Although they call CES…CES for a reason, the show isn’t just about consumer electronics. You’ll find lots of products related to video games, the latest netbooks and cool new cellphones and cameras. Of course, there are lots of cool gadgets but there is also lots to offer to the PC gamer and hardware enthusiast crowd. Though we typically cover hardware like cases and motherboards at shows like COMPUTEX, CES does offer a few new things that might pique your interest. Let’s have a look!
Going Psyko for Sound
One area of the PC gaming product that is growing rapidly is the audio market. Futurelooks has reviewed their own share of headphones and speakers, but lately it seems that this eco-system has stopped evolving. It’s not to say that there aren’t good products out there, but it has seemed that lately, no one has been doing anything different. I guess it takes a bunch of “Psykos” to change that.
Hailing from Calgary, Alberta, which is also home to another Canadian Superstar company known as CoolIT Systems, Psyko Audio has decided to shake things up with a very unique approach in gaming headset design. Their first product, the Psyko 5.1 PC Gaming Headset uses their “PsykoWave Technology” to deliver sound to both ears with the correct direction, timing and volume differences between each ear. Using five audio drivers (front left, center and right) and (rear left and right) with a subwoofer in each ear cup, the sound is channeled through their sophisticated PyskoWave Guides to create a sound that is natural and highly accurate without any simulated audio manipulation.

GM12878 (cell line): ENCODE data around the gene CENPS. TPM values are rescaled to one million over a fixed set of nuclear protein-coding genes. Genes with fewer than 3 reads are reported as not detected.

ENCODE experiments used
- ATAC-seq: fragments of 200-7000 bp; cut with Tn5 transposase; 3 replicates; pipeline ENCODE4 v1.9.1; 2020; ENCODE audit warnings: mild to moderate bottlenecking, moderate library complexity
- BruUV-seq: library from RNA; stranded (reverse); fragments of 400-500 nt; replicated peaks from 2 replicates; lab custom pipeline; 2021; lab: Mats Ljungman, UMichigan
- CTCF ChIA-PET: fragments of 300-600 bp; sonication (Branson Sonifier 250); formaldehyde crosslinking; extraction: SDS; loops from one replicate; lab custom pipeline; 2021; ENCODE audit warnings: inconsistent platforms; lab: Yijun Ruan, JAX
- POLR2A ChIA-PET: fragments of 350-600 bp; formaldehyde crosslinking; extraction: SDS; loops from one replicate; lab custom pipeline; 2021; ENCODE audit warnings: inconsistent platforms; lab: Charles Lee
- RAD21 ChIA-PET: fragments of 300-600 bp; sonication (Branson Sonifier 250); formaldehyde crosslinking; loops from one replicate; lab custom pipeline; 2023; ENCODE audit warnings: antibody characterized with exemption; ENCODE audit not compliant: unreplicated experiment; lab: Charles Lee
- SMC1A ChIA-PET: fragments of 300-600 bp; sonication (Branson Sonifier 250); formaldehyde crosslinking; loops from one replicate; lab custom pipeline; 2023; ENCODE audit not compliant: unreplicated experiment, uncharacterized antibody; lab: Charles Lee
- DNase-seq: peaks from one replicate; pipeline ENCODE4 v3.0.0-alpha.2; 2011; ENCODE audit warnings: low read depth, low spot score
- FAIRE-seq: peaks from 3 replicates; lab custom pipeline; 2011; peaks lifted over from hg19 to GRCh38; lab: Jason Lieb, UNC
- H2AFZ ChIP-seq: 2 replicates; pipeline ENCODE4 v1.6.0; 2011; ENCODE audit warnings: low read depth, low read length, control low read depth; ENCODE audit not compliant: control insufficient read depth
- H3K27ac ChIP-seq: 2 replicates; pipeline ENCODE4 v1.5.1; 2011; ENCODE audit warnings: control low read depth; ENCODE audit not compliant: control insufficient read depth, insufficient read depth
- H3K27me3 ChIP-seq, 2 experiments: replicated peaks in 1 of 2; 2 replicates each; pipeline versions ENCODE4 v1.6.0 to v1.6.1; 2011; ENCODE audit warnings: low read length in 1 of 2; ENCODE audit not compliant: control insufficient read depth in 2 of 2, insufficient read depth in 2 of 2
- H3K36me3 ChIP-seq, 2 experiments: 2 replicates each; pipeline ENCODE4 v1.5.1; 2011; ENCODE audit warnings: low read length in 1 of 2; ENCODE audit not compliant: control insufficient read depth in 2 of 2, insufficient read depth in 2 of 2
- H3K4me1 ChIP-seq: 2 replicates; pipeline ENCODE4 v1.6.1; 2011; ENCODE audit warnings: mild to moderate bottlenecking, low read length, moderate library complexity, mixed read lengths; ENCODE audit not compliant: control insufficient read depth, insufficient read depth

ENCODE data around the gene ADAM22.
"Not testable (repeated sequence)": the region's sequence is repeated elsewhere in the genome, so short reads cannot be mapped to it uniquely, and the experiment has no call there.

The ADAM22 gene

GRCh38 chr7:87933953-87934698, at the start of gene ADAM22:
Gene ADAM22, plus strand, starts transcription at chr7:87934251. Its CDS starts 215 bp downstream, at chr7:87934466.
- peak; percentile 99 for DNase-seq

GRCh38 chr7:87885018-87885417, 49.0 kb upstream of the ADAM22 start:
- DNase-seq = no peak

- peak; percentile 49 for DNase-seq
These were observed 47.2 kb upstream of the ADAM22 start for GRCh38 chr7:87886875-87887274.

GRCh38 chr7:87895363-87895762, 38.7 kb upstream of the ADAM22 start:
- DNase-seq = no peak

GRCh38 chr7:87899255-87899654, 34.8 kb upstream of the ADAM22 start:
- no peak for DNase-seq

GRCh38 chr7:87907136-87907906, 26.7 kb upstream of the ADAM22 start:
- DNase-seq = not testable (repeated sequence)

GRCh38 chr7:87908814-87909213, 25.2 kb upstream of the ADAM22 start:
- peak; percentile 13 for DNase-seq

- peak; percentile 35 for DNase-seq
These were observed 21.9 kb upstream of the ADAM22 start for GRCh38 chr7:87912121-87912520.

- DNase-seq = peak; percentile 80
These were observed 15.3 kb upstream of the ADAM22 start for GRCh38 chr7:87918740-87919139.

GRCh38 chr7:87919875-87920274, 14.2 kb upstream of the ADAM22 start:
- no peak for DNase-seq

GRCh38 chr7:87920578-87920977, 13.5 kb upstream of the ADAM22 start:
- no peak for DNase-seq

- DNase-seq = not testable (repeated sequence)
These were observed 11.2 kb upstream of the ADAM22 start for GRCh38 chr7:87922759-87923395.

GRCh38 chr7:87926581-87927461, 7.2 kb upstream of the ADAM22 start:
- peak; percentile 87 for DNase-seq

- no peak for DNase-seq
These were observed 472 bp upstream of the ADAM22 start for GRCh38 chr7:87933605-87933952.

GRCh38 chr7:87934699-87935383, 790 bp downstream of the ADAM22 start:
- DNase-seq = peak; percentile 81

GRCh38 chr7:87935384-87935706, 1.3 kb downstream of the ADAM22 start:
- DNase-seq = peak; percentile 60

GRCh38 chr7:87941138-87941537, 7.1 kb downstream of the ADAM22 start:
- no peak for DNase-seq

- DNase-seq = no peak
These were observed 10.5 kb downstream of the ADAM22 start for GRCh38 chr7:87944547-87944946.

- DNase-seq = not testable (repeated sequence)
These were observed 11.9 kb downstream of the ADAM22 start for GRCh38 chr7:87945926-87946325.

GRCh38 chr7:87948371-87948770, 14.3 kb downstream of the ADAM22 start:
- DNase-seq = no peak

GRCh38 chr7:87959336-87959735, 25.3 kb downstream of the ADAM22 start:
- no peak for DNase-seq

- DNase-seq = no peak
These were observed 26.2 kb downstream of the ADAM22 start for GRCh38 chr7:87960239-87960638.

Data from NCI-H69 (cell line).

To ensure that the audio experience is improved from end to end, Psyko Audio outfits this headset with their own special outboard USB sound card and amplifier solution. Currently, the solution only works with the PC platform, but further developments on their talks with Dolby may yield a solution that will work with consoles like the Xbox 360 and Playstation 3. Since the box is external, it should be an easy upgrade down the road.
I had a chance to try the headset in some Call of Duty action. While playing, I was finding myself immediately looking in the right direction for gunfire and enemies. I would then be able to return gunfire much more accurately. In addition, locating positions of enemies nearby was much more accurate. I’m a pretty crappy PC gamer, but if it can improve my game, then it can certainly improve yours. I also found the headset quite comfortable and if your ears tend to get warm, you can even open up the ear pieces to let some fresh air in. We’re definitely looking forward to giving these a real-world review when they become available sometime in February.